Here’s the premise: Miss Eugenia Liddiard is leaving Miss Bascom’s Select Academy for Young Ladies in Bath to return to her guardian’s estate. The Earl of Chandross inherited her three years earlier when her father died, whereupon she became just another indigent relation dependent on his lordship, and living at Mere. But now Eugenia is old enough to be fired off into society, to marry and no longer be a charge on her guardian. She has a much more comfortable plan of her own, however. She will marry the neighbour from her old home in Kent, Tom Rowntree, since he’s a childhood playmate, they get on like a house on fire and he’s the brother of her best friend. But on the journey from Bath, she has an unexpected encounter with a previously unsuspected cousin, Richard Liddiard, who’s too ill to resist being scooped up in one of Eugenia’s daring schemes – he’s the spitting image of another cousin, Gerry, so she’ll take him to Mere to recuperate, where he’ll pretend to be Gerry. Which plan goes along swimmingly until Bow Street Runners arrive, looking for Gerry to arrest him for killing a man in a highway robbery gone wrong.

Eugenia is delightfully creative, however, so she devises one plan after another to keep Richard safe from the law, and Gerry, too, when he turns up, not hesitating to involve her friend (Tom’s sister, Muffet), her old nurse and coachman, Tom and his family, and the glorious Lady Brassborough, an actress and all-round strumpet gone more or less respectable, having married one of her many admirers. Here’s a glimpse of her style: ‘Upstairs in her bedchamber Lady Brassborough, […]was being assisted by Hortense, her ancient dresser, into a toilette that was warranted to astound all beholders, consisting of a crimson brocade gown, a turban of crimson satin shot with gold and embellished with a plume of curled ostrich feathers, a tinsel shawl, spangled Spanish slippers, and the Pontowski emeralds, which mounted her majestic bosom in heavy splendour to fall in an unbelievable cascade to her non-existent waist.’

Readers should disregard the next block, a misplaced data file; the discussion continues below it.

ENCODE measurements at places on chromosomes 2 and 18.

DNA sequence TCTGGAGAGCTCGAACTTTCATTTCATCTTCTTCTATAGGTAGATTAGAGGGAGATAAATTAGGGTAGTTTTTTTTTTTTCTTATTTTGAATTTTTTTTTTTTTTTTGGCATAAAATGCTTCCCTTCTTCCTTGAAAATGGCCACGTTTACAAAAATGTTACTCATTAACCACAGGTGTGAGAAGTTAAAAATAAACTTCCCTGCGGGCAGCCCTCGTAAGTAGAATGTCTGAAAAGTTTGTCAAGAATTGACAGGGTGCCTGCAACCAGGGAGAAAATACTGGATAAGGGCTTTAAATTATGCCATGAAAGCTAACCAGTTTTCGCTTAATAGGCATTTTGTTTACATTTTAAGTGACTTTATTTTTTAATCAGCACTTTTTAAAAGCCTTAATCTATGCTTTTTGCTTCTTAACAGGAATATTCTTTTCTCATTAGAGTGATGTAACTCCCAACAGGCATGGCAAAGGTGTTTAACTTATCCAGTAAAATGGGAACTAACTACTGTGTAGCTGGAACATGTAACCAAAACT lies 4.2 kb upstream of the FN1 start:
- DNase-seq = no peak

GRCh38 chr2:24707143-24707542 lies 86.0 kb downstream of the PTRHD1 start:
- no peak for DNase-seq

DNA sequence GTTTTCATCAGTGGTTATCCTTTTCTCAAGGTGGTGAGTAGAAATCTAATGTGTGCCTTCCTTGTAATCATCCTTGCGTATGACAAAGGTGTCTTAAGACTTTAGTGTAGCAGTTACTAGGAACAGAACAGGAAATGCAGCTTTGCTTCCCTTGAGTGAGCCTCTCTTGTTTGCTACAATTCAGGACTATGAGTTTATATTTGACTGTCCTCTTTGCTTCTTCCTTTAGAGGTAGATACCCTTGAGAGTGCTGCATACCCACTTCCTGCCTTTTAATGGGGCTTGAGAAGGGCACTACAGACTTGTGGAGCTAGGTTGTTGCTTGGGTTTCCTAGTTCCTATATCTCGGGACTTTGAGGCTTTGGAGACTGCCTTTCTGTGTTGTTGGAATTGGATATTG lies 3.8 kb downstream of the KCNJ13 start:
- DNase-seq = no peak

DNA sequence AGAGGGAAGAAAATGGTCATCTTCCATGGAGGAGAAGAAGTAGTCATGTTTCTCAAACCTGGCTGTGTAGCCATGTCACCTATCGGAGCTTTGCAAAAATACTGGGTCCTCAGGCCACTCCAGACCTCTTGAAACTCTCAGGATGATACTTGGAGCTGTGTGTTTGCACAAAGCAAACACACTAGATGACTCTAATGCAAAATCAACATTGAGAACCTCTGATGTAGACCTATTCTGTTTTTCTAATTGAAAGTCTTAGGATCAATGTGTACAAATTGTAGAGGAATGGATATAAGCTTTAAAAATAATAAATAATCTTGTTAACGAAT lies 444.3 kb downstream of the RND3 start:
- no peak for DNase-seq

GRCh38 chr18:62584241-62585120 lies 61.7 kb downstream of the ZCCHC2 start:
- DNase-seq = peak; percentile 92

The finale to these shenanigans is so wonderful, I’m not going to spoil it by revealing any of the details. Suffice it to say that Heyer herself could not have concocted anything more perfect. Or perfectly absurd, perhaps. Now, a great many reviews lament that Clare Darcy is not Georgette Heyer, despite some similarities, which is obviously true. Like Jane Austen, Heyer is incomparable and anyone who reads this book expecting to find a faithful imitation of Heyer will be disappointed. But Darcy has her own magnificent style, and although she was clearly influenced by Heyer (as many authors were), she very much puts her own stamp on her own creation.